1.1. What is a Web Part?

Before we dig down deep into developing Web Parts for SharePoint 2010, you should know what a Web Part is. As the name implies, it means parts of a web. Web Parts are the building blocks for building web pages in SharePoint. Web Parts are essentially ASP.NET web controls that inherit the web control base class in ASP.NET but have special abilities compared with ordinary ASP.NET web controls. These special abilities focus on giving the end user or administrator, and not the developer, the possibility to customize, move, and edit the control. Normally, ASP.NET controls are configured and programmed on the server side with no or limited options for the end user to modify its properties. Web Parts, on the other hand, are building blocks that the end user can choose from to build their own web page. For example, the user may decide that a particular Web Part should show the contents of a document library with a specific set of columns, that another Web Part should display a graph generated from a data source, and so on. The most used Web Part in SharePoint is the one that shows a view of a SharePoint list, such as a task list, a calendar, or a document library.

All Web Parts have a common set of properties, including the title, size, chrome layout, and other appearance settings. They also share a common set of methods. That way, they’re initialized and rendered so that the web page that contains the Web Part doesn’t have to know exactly which Web Part it’s going to show—just that it’s a Web Part.

In a Web 2.0 standard fashion, the Web Part infrastructure also handles personalization of Web Parts and Web Part pages, which means that every end user of the Web Part can have their own configured web page that looks different from the same page for other users.

An important part of the Web Part infrastructure is the ability to connect Web Parts. Connected Web Parts can send or retrieve information from one Web Part to another. This concept allows developers to create advanced web pages and dashboards that users can connect to via the web interface. SharePoint provides a special kind of Web Parts called filter Web Parts. They have one purpose: to deliver a filter to other Web Parts so that their content can be filtered. For example, suppose you have a product catalog Web Part. You can set up a filter Web Part that filters the product catalog when users choose a product category in the filter Web Part.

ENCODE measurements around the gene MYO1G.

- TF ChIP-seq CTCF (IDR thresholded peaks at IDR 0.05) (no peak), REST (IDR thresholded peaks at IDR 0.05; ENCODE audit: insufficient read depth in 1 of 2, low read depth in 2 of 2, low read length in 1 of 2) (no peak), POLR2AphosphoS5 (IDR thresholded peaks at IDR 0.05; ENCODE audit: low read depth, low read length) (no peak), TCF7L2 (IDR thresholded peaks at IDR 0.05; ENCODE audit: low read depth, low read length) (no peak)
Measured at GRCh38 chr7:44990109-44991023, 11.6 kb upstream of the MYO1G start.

All these factors together are what makes Web Parts so interesting and useful when creating custom applications or solutions for SharePoint. You as a developer can create configurable applications that users can adapt to their method of work. The user might also combine the Web Parts by connecting them together and, from that, create their own applications or mashups.



A web page or web application built using different external sources or open APIs is often referred to as a mashup. You might consider everything in SharePoint, including Web Parts, Business Connectivity Services (BCS), and InfoPath, as external sources for mashups.


The concept of Web Parts isn’t unique to SharePoint. All major vendors and platforms have their version of Web Parts that are more or less evolved. In the Java world you might know them as portlets, Google uses gadgets for their iGoogle site, and so on. Web Parts can also be used to connect portals from different vendors and platforms using, for instance, the Web Services for Remote Portlets (WSRP) standard, which allows you to publish content from one portal to another, or the recently ratified Content Management Interoperability Specification (CMIS) standard.

If you’re an ASP.NET developer, you might be familiar with Web Parts, because that infrastructure exists in the ASP.NET 2 Framework. SharePoint is built on top of ASP.NET and has extended the Web Part infrastructure and introduced a number of new and improved features. Using Web Parts instead of building custom ASP.NET applications allows you to take advantage of the SharePoint feature set, including infrastructure, user management, deployment, and scalability. This enables you to focus on the business goals of the application instead of building a new infrastructure.